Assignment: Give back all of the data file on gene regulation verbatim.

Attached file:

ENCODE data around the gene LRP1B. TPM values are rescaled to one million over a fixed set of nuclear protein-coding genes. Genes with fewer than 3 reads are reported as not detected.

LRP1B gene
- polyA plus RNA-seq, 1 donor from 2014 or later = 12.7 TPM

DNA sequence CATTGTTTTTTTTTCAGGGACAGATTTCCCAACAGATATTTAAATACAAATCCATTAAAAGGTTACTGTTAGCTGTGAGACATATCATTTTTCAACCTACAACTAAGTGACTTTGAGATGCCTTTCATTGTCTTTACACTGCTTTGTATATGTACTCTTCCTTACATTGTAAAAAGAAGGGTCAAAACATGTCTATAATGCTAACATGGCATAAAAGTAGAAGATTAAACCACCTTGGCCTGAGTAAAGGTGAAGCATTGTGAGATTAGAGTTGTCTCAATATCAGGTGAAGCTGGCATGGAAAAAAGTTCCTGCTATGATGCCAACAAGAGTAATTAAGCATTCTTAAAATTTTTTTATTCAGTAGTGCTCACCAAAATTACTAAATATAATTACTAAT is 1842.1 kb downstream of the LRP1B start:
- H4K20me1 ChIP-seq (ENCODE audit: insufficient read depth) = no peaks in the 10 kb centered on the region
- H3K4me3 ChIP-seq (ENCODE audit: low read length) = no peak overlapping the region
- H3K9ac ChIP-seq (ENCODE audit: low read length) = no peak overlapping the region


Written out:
ENCODE data around the gene LRP1B. TPM values are rescaled to one million over a fixed set of nuclear protein-coding genes. Genes with fewer than 3 reads are reported as not detected.

LRP1B gene
- polyA plus RNA-seq, 1 donor from 2014 or later = 12.7 TPM

DNA sequence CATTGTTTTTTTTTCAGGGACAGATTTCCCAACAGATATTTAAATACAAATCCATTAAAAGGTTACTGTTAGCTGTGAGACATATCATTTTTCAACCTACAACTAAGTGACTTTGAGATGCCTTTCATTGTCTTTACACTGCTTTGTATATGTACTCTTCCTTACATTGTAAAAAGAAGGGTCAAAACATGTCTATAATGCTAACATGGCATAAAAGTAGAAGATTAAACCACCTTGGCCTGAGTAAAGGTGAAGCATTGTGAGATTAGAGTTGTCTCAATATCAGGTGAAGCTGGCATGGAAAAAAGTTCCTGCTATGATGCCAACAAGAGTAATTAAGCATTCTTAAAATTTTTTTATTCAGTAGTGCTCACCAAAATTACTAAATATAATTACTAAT is 1842.1 kb downstream of the LRP1B start:
- H4K20me1 ChIP-seq (ENCODE audit: insufficient read depth) = no peaks in the 10 kb centered on the region
- H3K4me3 ChIP-seq (ENCODE audit: low read length) = no peak overlapping the region
- H3K9ac ChIP-seq (ENCODE audit: low read length) = no peak overlapping the region